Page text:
AT 4.46pm precisely on August 1, 1983, Jeremy Coney turned a ball from Ian Botham to the leg-side boundary in front of 3,000 or so spectators at Headingley.
It was a historic moment.
After 52 years, and at the 29th attempt, New Zealand had beaten England in a Test match in England.
“For that victory,” proclaimed Wisden, “the tenth New Zealand side to England will hold a lasting place in its country’s cricket history.”
That side comprised a raft of recognisable names.
There was John Wright and Bruce Edgar, the left-handed opening batsmen; Geoff Howarth, the captain; Martin Crowe, the side’s leading batsman, along with Crowe’s elder brother, Jeff, a fine run-maker in his own right and now an International Cricket Council match referee.
Coney – today that refreshing rarity of an articulate player-turned-pundit – was a splendid all-rounder and Richard Hadlee a man who requires introduction only to cricketing philistines.
The history-making XI was completed by off-spinner John Bracewell, wicketkeeper Ian Smith and pace bowlers Lance Cairns and Ewen Chatfield, the latter having almost died on his Test debut against England at Auckland in 1975, when he was struck on the head by a ball from England’s Peter Lever and swallowed his tongue.
New Zealand’s build-up to the 1983 Leeds Test, however, had been anything but smooth.
The Kiwis had failed to pull up trees in the Prudential World Cup, which preceded the Test series, and they lost the opening Test at The Oval by 189 runs.
After England had scored 209 in their first innings, Derek Randall leading the way with an unbeaten 75, and Hadlee returning figures of 6-53, New Zealand made 196 in reply as Hadlee registered 84.
Chris Tavare, Graeme Fowler and Allan Lamb each struck centuries in England’s second innings 446-6 declared before New Zealand were routed for 270, Vic Marks and Phil Edmonds each capturing three wickets.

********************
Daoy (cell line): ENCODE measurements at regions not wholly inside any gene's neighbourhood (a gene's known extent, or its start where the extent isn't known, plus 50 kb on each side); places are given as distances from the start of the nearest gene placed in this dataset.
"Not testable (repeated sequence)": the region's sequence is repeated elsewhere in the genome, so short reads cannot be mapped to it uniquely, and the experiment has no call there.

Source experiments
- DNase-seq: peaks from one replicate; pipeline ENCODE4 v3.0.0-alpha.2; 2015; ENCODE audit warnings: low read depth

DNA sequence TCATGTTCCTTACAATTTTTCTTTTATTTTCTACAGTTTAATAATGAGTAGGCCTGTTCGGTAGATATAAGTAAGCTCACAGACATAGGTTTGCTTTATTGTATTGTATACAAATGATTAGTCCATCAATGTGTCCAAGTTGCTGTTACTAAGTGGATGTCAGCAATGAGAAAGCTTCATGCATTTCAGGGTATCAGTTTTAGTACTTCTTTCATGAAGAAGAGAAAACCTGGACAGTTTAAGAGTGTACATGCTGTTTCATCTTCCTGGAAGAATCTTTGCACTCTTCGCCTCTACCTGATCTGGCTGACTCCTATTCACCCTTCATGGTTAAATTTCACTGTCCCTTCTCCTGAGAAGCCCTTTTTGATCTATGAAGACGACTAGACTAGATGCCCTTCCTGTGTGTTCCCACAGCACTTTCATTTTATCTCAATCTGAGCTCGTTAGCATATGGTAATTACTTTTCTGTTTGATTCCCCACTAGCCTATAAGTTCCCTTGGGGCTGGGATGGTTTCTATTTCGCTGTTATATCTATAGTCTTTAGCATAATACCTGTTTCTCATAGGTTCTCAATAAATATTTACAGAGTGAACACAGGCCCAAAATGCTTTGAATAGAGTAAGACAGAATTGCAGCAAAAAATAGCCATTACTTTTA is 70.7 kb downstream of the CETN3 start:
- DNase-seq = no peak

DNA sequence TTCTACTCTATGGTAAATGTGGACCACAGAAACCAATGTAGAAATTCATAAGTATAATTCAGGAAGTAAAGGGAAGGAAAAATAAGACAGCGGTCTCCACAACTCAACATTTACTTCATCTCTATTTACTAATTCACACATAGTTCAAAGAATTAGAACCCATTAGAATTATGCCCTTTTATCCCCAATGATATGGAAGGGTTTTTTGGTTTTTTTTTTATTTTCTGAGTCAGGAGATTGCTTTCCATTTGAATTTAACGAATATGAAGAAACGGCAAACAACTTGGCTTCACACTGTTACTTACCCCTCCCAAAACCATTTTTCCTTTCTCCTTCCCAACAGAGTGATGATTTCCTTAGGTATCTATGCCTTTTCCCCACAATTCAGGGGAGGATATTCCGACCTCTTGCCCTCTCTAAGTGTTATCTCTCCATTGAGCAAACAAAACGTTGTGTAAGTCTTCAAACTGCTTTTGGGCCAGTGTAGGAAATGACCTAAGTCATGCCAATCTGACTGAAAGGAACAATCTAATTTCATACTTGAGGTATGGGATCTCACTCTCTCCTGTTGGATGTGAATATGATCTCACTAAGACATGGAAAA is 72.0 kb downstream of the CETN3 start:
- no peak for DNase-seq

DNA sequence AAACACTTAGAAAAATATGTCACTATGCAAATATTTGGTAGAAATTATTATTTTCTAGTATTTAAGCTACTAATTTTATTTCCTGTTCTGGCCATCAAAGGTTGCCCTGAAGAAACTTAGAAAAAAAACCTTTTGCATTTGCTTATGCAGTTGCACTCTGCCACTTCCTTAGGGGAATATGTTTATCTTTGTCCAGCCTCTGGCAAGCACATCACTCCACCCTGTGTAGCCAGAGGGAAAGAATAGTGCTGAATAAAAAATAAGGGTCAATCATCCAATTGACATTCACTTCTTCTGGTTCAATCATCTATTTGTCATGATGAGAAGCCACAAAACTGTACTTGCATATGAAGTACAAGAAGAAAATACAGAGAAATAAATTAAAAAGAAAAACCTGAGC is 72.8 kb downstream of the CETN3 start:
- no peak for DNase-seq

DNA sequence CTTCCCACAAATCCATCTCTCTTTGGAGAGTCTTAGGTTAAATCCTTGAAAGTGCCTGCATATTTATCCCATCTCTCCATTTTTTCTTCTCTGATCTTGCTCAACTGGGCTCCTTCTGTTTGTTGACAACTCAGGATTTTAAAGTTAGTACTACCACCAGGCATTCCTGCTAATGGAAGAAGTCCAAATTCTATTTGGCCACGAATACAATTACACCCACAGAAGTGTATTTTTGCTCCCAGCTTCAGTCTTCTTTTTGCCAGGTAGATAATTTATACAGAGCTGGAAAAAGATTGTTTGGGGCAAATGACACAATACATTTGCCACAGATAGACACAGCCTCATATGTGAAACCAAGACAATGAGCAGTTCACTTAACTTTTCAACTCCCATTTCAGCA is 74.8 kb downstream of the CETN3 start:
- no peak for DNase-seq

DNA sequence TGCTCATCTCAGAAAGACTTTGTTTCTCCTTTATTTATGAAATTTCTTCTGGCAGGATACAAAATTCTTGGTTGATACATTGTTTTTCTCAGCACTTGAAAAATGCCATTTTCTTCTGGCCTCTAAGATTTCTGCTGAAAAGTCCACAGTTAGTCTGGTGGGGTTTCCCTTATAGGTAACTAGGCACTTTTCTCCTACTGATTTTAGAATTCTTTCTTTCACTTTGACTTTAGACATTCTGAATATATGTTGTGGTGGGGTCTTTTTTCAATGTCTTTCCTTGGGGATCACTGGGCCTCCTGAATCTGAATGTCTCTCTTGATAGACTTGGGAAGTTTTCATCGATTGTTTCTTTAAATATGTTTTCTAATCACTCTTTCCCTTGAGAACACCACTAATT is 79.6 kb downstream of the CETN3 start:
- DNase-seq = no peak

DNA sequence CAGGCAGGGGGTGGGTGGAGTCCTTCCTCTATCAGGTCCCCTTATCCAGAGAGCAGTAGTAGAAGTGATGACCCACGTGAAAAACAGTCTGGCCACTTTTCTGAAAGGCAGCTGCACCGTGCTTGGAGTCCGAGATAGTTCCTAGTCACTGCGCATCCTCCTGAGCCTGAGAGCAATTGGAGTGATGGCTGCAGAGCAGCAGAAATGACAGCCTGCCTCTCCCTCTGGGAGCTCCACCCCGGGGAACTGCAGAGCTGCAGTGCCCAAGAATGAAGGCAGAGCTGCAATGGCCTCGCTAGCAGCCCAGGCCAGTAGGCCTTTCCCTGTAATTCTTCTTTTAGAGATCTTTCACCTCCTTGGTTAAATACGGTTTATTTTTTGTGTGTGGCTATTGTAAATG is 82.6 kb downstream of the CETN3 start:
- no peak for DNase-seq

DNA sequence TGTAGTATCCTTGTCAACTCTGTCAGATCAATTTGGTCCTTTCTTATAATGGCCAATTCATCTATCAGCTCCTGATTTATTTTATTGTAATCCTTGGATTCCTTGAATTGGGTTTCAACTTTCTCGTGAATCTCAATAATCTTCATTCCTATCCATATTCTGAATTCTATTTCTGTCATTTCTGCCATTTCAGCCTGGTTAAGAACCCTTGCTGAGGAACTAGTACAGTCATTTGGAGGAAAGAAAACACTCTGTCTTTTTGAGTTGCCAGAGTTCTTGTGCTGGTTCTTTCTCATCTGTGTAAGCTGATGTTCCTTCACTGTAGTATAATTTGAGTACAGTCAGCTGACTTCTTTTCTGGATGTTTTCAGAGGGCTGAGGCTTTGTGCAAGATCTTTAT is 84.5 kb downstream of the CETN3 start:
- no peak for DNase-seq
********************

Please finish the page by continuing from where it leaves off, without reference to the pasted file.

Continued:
It was a somewhat chastened Kiwi side, therefore, that pitched up at Leeds for the second game of a four-match series, one they would ultimately lose 3-1 as England won by 127 runs at Lord’s and 165 runs at Trent Bridge.
However, signs that the tourists’ luck was in at Headingley came at the toss.
Howarth won it and, on a pitch that started damp, Cairns, in particular, and the bowling group in general exploited conditions to dismiss the home side for 225, Tavare top-scoring with 69 and Lamb contributing 58.
“In Cairns and Chatfield,” commented Wisden, “New Zealand had two (bowlers) whose speed was better suited to conditions than their faster England rivals.
“By bowling a full length, they also gave the ball a better chance to swing.”
Cairns, 33, returned 7-74 from 33.2 overs, Coney chipping in with two wickets and Chatfield one, with Hadlee going wicketless.
“But no miscarriage of justice would have been required for Hadlee to emerge with comparable figures,” insisted the almanack.
“Accurate and businesslike off his spry clipped run, he beat the bat innumerable times. His control was exceptional and, generated by a high arm and strong body action, his pace sufficient.”
Edgar was injured early on in the New Zealand first innings when he was struck on the hip by a ball from Botham.
He returned to hit a brave 84, Wright posting 93 and Hadlee a precious 75 from the No 7 position that helped the Kiwis to a lead of 152.
David Gower compiled a superb, unbeaten 112 in the second innings but received no support as England were ejected for 252.
Chatfield returned 5-95 from 29 overs and Cairns 3-70 from 24 overs to give him 10 for the match, while Coney prised out the key wickets of Lamb and Botham.
Left to score 101, New Zealand stuttered in the finest traditions of Headingley suspense.
Bob Willis, the England captain, ripped out four wickets to reduce them to 61-4, charging down the slope at the same Kirkstall Lane end from which he took 8-43 in the famous victory against Australia in 1981.
Willis claimed his fifth victim – his 300th in Tests – when he bowled Jeff Crowe with the score on 83 en route to match figures of 9-92, his best in Test cricket.
But Coney kept his cool in a challenging situation to steer New Zealand to what was also their first overseas Test win since 1969.
“Later,” reported Wisden, “asked what was in his mind as Willis imperilled what had looked a fairly simple victory, Coney modestly tipped his cap to history by saying, ‘The main feeling was thinking of all the New Zealand players who have been coming here for 52 years, better players than myself, and making sure that their sweat and effort had not been in vain’.”
It was a classy remark from a classy cricketer – and one that set the seal on a famous win.